Young girl sitting on the ground crying.
Published on: Nov 2, 2021

Investigating the newest methods for research concerning children was the focus of the 2021 Child Maltreatment Solutions Network Conference, held recently at Penn State’s University Park campus at the Penn Stater Conference Center Hotel, both in person and virtually.

The two-day event featured 17 researchers who presented the latest science addressing gaps in research and advancing the study of child maltreatment.

Jennie Noll, director of the Child Maltreatment Solutions Network and professor of human development and family studies at Penn State, spoke on methods used to analyze the risk factors of the online behaviors of sexually abused females.

“If we leave these kids out, we leave out an important part of the puzzle,” Noll said. “By studying this population, we begin to understand a whole host of mental and physical health problems… [and] we can understand why these things happen.”

The first session continued with a lecture from the University of Georgia’s Anne Shaffer, whose presentation focused on encouraging parental emotional support and coaching skills such as validation and emotion awareness.

Shaffer said these skills relate to children’s psychological and physical health, social adjustment and increased help-seeking from adult caregivers when distressed.

Session 2 of the conference began with a lecture from Kate Guastaferro, assistant research professor at Penn State and an affiliate at the Child Maltreatment Solutions Network.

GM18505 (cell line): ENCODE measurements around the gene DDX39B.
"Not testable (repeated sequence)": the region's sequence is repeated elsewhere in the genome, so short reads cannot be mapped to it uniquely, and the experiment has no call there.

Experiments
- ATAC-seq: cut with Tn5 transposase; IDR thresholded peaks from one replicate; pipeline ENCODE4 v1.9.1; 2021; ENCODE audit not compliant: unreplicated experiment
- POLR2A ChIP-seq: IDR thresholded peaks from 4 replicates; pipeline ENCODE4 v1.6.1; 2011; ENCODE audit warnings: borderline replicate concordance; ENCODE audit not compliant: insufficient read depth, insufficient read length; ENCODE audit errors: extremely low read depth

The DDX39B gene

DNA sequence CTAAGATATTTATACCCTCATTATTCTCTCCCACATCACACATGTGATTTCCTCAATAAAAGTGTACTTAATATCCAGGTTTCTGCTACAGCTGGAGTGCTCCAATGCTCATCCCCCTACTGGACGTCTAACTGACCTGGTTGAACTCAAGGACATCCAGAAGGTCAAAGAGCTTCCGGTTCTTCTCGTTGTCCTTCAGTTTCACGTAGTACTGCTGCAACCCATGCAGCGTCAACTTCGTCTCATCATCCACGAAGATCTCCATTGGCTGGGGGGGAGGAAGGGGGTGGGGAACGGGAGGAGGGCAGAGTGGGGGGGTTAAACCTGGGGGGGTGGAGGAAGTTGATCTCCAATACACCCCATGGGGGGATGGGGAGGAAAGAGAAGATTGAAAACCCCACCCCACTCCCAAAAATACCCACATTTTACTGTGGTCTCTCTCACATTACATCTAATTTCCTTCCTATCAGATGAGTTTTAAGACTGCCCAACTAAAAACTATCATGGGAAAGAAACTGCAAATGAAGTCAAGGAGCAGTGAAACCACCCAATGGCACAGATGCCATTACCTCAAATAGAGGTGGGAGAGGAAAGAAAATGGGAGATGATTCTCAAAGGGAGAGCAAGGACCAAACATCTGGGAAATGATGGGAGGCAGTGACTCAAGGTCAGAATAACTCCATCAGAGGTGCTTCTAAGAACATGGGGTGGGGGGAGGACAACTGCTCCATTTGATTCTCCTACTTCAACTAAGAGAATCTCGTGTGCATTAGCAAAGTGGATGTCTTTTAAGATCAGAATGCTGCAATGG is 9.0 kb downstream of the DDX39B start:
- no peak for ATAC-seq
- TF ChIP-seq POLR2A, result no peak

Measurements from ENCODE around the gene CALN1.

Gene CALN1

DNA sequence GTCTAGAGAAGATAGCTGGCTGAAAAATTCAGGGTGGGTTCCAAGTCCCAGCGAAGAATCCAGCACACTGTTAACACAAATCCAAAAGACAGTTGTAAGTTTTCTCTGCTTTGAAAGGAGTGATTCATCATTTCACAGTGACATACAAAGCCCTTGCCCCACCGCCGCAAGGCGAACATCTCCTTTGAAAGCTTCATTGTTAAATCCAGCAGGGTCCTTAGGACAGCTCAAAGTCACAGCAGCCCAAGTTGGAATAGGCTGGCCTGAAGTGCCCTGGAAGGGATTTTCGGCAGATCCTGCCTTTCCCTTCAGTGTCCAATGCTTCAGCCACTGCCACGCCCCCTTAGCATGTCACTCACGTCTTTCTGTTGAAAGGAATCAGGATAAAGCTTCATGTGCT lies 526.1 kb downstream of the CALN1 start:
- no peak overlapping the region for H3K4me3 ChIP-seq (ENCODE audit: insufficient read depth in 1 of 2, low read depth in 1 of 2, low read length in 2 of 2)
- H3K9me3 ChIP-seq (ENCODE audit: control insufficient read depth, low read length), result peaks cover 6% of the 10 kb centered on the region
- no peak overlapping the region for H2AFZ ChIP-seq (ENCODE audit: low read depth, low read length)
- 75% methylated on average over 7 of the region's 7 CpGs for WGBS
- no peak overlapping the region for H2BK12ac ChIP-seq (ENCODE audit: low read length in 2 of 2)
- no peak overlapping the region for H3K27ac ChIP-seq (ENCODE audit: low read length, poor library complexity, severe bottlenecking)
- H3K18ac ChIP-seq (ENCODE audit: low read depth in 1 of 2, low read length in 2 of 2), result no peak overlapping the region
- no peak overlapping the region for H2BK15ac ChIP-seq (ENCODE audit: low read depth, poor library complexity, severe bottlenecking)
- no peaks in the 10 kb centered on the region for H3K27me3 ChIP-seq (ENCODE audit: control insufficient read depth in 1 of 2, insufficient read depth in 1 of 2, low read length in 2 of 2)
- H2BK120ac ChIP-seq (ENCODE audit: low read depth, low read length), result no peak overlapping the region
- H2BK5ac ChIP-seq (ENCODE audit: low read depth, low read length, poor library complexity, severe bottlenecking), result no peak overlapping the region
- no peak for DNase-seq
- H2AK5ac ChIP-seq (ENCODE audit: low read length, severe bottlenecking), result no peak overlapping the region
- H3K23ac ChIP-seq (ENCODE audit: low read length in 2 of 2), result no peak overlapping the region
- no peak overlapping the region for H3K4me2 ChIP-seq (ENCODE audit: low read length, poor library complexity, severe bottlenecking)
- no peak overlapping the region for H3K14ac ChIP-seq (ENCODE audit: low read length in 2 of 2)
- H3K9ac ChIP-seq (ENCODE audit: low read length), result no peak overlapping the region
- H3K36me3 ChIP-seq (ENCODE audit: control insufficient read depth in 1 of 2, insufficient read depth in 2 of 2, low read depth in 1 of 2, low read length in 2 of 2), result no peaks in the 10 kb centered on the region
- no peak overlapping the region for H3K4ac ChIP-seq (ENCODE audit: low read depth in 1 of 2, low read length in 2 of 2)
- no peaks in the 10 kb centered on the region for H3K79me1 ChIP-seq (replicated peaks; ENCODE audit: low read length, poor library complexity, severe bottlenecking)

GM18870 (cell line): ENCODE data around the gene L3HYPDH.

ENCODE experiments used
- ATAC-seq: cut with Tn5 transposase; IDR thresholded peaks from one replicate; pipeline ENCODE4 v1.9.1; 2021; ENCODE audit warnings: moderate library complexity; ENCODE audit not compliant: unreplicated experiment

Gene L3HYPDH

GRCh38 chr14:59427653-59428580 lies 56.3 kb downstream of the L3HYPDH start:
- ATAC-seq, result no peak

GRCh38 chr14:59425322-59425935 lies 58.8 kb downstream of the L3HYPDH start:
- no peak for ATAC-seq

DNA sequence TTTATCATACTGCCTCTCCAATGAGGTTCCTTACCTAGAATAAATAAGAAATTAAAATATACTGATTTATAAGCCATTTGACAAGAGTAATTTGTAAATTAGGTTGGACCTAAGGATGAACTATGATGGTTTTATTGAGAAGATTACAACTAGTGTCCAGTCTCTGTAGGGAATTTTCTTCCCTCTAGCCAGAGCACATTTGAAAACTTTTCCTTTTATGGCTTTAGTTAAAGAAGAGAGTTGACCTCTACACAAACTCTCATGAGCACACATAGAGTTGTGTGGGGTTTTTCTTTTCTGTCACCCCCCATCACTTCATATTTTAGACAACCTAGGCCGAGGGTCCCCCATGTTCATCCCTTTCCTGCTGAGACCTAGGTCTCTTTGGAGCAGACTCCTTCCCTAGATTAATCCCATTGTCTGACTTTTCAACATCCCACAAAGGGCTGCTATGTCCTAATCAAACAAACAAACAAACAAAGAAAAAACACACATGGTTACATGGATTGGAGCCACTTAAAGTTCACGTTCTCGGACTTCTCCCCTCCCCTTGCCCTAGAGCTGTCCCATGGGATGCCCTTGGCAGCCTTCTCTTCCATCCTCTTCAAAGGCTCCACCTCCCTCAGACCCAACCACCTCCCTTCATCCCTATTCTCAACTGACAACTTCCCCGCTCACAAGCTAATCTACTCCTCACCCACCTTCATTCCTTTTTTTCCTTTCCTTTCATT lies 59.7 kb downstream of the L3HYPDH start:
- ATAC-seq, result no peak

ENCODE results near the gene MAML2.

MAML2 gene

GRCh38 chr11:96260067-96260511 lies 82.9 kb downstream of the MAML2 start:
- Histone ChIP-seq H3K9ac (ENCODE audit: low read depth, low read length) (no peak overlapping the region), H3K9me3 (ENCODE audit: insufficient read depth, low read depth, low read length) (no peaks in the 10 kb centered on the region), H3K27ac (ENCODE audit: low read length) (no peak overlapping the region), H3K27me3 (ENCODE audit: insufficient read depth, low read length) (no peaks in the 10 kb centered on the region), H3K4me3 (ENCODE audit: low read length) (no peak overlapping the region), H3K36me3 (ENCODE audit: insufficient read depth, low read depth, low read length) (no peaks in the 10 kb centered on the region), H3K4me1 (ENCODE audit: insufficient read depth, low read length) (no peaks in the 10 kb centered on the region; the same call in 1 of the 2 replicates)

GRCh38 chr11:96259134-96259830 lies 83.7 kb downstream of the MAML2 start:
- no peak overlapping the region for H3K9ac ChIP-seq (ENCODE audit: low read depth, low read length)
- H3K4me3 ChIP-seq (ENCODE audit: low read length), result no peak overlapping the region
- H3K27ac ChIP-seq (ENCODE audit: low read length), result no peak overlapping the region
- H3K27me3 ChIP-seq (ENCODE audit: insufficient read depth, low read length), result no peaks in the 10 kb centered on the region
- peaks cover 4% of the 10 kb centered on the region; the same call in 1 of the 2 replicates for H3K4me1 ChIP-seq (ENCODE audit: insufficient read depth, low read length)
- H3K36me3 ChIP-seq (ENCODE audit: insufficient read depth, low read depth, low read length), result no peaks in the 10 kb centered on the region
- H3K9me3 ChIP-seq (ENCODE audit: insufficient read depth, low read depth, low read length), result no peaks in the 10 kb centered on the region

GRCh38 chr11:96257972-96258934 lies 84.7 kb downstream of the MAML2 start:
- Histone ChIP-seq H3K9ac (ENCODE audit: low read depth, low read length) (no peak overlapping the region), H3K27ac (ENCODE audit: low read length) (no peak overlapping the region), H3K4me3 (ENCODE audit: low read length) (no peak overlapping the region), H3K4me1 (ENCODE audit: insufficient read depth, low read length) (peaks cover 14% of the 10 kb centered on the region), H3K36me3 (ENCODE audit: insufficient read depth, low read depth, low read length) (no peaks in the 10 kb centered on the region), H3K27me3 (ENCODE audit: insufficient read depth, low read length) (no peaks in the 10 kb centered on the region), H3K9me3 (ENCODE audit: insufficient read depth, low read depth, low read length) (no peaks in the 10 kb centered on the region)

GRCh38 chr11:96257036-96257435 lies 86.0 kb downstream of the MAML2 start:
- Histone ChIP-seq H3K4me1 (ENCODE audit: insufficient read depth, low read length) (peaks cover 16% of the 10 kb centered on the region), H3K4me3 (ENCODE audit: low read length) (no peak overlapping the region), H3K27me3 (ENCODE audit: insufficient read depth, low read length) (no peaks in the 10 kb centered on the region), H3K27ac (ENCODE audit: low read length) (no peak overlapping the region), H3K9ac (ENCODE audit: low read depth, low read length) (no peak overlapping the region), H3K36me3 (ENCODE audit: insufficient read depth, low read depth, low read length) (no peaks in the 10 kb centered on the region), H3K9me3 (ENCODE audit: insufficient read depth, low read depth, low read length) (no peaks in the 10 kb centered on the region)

Guastaferro’s spoke about the MOST program, an envisioned approach for reducing incidents of child maltreatment through behavioral interventions such as education for parents as well as providing networks and coping mechanisms.

The second day of the conference began with a presentation from Kent Hymel, professor of pediatrics at the Penn State College of Medicine and Solutions Network cofunded faculty member.

Hymel discussed the Pediatric Brain Injury Research Network and its goal to create a simple, reliable plan to minimize cases of missed diagnoses of abusive head trauma, one of the leading causes of traumatic death and injury among children.

Chad Shenk, associate professor of human development and family studies and pediatrics, who also served as the 2021 Conference Chair, presented on methods for controlling contamination bias in child maltreatment research.

Yo Jackson, professor of child psychology at Penn State and associate director of the Child Maltreatment Solutions Network, spoke about the T32 Program at Penn State, a training program that provides pre- and post-doctoral scientists with the training necessary to identify psychosocial determinants and biological pathways that underlie healthy and unhealthy aging.

The conference wrapped up with the announcing of this year’s poster session winners: graduate students Johnny Felt, Ann Christin-Haag, Elizabeth Hamik and Anna Smith.

Since its launch in 2012, The Child Maltreatment Solutions Network conferences have established a concrete frontier of understanding child maltreatment through advanced research. It is part of the Social Science Research Institute at Penn State. For more information about the Child Maltreatment Solutions Network and its work, visit its website at www.solutionsnetwork.psu.edu.